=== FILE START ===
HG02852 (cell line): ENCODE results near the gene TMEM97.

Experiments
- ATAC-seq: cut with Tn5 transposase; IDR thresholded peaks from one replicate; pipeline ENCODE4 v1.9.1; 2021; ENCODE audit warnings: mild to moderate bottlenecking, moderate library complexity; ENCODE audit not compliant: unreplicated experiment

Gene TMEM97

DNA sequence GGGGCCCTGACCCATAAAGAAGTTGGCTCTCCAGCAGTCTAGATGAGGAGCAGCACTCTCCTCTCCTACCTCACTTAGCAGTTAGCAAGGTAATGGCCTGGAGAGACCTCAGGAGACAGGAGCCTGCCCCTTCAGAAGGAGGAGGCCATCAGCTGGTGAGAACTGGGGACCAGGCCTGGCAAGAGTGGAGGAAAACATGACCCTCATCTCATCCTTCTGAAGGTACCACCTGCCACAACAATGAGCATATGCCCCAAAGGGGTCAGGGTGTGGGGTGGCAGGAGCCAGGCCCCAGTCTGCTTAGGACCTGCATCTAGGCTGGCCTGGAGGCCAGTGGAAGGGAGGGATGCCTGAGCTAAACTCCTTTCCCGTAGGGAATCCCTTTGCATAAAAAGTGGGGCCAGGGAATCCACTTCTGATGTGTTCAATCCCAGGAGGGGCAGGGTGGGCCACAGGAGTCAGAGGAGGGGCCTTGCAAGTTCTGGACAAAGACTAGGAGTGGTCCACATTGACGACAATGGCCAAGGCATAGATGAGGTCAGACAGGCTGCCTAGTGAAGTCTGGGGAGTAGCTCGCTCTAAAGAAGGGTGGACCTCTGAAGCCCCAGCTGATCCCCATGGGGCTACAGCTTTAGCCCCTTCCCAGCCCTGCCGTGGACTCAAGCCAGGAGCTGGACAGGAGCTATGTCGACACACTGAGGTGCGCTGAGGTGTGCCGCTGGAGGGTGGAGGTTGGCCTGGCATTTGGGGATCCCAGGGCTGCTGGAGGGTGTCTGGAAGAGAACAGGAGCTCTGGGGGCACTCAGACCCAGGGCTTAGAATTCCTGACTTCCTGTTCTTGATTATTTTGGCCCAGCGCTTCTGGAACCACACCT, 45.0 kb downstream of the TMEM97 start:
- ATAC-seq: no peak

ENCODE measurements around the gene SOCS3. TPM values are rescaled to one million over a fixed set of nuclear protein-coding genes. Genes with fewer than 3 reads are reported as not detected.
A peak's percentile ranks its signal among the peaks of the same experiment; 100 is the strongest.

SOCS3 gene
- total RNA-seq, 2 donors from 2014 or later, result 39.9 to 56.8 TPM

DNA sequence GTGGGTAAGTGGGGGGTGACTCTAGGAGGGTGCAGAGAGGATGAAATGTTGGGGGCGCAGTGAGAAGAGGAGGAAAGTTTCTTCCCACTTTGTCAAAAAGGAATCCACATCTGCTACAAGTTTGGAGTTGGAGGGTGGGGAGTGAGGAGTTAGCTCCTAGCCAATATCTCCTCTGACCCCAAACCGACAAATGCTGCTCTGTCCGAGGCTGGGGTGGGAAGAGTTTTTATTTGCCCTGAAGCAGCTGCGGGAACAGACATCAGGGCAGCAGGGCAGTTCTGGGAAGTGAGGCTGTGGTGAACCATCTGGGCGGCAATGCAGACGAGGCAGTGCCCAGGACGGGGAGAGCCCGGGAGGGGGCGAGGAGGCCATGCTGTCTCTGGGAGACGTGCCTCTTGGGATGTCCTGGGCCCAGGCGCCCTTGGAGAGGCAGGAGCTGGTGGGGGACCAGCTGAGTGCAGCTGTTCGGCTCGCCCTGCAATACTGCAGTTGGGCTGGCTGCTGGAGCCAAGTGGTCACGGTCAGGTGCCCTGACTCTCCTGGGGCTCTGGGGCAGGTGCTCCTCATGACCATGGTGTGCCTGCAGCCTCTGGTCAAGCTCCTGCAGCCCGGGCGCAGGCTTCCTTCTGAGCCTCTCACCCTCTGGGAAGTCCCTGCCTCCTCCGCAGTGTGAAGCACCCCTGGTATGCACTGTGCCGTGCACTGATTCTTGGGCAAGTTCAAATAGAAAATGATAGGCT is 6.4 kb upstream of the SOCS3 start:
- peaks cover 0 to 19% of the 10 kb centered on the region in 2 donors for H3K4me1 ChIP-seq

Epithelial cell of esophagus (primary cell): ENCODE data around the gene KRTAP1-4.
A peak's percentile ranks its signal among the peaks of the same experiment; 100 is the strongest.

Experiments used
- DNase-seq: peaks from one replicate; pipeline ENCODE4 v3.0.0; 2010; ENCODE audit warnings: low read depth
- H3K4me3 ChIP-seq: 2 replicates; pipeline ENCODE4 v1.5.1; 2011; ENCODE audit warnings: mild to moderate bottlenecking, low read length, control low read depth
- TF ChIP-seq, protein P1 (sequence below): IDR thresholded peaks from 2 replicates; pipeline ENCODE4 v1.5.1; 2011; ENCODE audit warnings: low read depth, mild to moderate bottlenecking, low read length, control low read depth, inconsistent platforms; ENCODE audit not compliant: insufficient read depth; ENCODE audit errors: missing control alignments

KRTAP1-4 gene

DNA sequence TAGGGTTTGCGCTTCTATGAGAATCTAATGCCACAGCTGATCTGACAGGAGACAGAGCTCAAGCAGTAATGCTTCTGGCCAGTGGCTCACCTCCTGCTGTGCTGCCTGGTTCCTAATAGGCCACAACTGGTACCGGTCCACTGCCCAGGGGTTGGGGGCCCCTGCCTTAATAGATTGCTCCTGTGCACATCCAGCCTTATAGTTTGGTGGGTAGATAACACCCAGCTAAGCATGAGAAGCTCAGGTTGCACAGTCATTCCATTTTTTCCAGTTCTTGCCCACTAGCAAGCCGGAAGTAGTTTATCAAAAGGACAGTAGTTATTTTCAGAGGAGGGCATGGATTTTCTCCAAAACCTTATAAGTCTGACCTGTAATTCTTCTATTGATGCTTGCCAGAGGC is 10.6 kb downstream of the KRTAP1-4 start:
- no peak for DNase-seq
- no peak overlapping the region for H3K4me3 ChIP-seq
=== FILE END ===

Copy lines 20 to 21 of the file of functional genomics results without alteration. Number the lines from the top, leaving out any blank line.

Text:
DNA sequence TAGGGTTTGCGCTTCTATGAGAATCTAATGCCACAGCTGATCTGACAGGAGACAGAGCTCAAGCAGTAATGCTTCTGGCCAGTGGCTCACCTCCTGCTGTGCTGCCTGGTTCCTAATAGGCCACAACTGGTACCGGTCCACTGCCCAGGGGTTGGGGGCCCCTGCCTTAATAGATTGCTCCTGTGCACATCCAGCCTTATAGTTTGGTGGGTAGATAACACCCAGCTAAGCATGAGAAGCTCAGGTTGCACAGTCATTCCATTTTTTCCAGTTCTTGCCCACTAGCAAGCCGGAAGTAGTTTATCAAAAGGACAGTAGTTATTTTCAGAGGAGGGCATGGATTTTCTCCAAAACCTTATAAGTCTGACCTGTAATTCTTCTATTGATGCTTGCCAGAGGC is 10.6 kb downstream of the KRTAP1-4 start:
- no peak for DNase-seq